Negotiating a salary from a position of strength

Philippa Flowerday, Career Transition Partner

Recently I have been coaching my eldest to secure a role in the highly competitive tech world. After a grueling assessment process, he found himself in the enviable position of deciding between three companies who all wanted to play coy about what they would pay for his skills. Of course, these offers did not come all at the same time exactly so careful negotiation was required. There are some good lessons from this experience that anyone negotiating a salary can apply.

Salary negotiations tend to make people a little nervous. A couple of observations from a career perspective before we talk $$. Firstly, money is not everything. Don’t cloud your judgment and take a role just because the money seems so great. Hopefully, you have created a list of the criteria you seek in your next role; more money should not be the only thing on it. A frequent career regret we hear is “I shouldn’t have taken the role but the money was so good…”. Secondly, the most engaged employees find purpose in their work. You need to interview an organisation as much as they interview you. And finally, you need to ask yourself how this role will help your career in the longer term. What will you learn and develop as a result?

Do your research

Before you enter into discussions about salary expectations you need to do your research so that you can present the evidence for what you are worth. These days there are multiple sources to draw from so there really is no excuse for not knowing.

Recruiters love ‘em or hate ‘em, this is where recruiters can really help you. Contact a couple of recruiters that you know and/or who specialise in recruiting for your type of skills to give an independent opinion of what your salary expectations should be.

Employer review sites such as Glassdoor (touted to be the most reliable) are good sources of salary ranges by role and location

Job sites Seek and the like are good sources of general information as they will likely have a number of similar roles advertised with a broad indication of the salary range they sit within.

Networks Talk to other professionals in the field and ask for their input in determining your worth and that of the role you are interested in.

Understanding remuneration speak

Make sure you are on the same page when talking packages. It might seem obvious but sometimes key information gets ‘lost in translation’ between the hiring manager, HR, the recruiter and you. When a figure is quoted make sure you understand whether this is base salary only, total fixed remuneration (typically base salary and super) or total package (including at-risk components and additional benefits such as a medical cover).  It also helps to understand salary bands.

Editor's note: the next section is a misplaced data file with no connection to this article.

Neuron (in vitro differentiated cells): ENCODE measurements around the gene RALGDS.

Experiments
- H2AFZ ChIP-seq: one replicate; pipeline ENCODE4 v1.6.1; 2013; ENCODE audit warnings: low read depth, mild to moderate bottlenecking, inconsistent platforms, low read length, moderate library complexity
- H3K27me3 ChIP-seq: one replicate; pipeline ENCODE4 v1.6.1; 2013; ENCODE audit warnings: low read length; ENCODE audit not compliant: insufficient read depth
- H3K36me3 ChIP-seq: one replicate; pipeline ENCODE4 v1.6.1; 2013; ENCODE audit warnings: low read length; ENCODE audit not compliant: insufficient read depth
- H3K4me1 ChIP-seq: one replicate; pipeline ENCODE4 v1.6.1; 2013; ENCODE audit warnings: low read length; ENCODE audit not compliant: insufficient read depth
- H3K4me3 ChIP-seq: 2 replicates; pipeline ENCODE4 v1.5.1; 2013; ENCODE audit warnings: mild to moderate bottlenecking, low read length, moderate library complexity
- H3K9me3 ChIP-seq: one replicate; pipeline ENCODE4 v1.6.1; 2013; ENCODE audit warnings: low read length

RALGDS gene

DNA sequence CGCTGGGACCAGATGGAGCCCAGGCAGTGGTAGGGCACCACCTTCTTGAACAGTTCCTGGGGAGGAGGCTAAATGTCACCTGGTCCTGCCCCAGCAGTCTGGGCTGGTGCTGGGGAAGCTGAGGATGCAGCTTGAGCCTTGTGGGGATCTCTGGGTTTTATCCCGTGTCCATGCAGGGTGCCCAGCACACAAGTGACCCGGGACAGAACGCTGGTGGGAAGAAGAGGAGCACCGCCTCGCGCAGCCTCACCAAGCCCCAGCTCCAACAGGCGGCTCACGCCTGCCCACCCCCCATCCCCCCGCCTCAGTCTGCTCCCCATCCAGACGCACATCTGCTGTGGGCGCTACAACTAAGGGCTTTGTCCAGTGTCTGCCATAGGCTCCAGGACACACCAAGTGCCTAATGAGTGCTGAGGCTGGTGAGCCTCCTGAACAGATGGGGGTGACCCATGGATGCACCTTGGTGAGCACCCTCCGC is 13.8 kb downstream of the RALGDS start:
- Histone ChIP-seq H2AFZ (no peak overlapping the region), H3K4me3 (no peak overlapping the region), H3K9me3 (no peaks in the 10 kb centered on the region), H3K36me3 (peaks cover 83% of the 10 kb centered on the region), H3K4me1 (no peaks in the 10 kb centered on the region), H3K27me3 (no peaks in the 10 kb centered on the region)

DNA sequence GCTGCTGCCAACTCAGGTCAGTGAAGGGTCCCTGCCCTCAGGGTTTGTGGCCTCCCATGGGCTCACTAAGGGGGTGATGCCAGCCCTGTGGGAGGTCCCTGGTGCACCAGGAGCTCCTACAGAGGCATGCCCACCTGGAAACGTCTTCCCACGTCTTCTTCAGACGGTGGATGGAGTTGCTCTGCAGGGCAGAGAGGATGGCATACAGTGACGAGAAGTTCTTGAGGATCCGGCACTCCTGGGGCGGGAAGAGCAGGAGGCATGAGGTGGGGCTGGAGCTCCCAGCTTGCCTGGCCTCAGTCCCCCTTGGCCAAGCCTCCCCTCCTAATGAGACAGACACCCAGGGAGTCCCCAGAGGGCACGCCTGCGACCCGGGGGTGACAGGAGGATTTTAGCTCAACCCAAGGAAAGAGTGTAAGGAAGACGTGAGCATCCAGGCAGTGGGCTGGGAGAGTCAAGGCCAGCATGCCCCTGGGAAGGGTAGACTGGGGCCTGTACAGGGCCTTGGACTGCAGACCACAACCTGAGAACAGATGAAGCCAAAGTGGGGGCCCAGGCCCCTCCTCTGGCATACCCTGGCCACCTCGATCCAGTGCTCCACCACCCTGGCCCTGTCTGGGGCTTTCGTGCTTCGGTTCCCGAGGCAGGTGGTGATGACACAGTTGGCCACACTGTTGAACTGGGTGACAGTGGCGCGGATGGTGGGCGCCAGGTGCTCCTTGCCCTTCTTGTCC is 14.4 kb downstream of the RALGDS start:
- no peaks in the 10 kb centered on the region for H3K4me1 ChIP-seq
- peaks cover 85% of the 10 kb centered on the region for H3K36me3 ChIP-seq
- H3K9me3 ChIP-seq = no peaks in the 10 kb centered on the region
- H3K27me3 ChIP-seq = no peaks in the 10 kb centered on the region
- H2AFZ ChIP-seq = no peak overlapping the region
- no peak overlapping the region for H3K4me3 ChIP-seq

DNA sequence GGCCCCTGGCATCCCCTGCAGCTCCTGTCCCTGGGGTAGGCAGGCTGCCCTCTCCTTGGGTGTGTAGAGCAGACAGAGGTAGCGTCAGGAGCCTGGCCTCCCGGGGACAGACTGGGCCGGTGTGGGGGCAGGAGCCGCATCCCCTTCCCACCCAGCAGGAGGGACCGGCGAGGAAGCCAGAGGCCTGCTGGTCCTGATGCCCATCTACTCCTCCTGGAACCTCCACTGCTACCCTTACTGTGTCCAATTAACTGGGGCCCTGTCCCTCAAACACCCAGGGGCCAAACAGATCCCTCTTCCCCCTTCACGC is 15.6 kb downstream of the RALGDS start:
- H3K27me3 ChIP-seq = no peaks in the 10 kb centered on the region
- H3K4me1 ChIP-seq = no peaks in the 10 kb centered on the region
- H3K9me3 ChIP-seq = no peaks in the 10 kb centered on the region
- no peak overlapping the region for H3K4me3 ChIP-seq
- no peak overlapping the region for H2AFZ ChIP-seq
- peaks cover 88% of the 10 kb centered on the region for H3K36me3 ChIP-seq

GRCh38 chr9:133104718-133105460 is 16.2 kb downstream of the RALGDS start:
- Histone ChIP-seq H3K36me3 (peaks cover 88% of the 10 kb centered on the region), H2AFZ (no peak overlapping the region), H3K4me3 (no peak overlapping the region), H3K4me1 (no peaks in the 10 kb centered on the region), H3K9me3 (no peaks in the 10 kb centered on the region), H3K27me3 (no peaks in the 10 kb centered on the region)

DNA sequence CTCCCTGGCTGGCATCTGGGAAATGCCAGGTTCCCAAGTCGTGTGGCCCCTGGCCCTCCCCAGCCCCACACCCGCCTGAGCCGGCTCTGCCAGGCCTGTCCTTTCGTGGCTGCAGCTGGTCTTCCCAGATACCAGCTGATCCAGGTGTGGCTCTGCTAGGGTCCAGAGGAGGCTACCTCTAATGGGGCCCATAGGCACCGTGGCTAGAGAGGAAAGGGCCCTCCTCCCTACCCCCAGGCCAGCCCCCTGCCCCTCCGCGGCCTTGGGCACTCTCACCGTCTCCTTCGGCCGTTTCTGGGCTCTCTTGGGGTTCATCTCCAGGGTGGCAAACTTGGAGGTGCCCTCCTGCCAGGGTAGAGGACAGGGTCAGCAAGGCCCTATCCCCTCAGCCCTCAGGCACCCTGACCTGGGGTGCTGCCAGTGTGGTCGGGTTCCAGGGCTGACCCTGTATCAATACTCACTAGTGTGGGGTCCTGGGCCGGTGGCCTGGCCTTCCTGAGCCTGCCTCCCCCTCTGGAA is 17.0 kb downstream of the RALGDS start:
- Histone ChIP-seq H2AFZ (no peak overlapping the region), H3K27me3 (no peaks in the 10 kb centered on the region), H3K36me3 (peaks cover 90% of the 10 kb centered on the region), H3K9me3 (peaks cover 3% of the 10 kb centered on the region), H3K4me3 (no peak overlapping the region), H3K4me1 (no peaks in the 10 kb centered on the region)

Every role has a range, the mid-point of which relates to being fully competent in the role. Typically employers prefer to start someone off below the mid-point to allow room for development if the role is a step up in some way. If the person is highly experienced in this type of role then they can expect to pay above the mid-point. When a figure is quoted to you, show your confidence and knowledge in asking where this sits relative to the mid-point.

How to handle questions about your salary expectations

While you don’t want to lead a job application process with talking about the salary you also don’t want to waste your time or that of the potential employer so you do need to get a feel for expectations. Having said that, you want to be paid what you are worth in the role you are applying for, which is not necessarily what are you being currently or have recently been paid. 

There are a couple of ways of redirecting the conversation and they involve responding to a question with your own question:

-Asking what the salary range is for the role and then indicating whether you are in the same ballpark

-Asking for more information on the role itself before you discuss remuneration as it is somewhat different from your last or current role and (most importantly) so that you can determine what the salary should be based on the market rate

-Indicate that you are looking for an improvement on your previous package (most people are) and then again, ask the recruiter what the range is for this role

What are your negotiables?

Cash in hand is obviously very important and you need to be clear on what your baseline is for salary alone. However, you should be prepared to negotiate on other aspects of the total remuneration package. These may make a substantial difference not only to the value of the total package but to your enjoyment of working in the role and for this organisation.  Good luck!

Contact us to explore how we can support you and your organisation to transition employees with respect and dignity.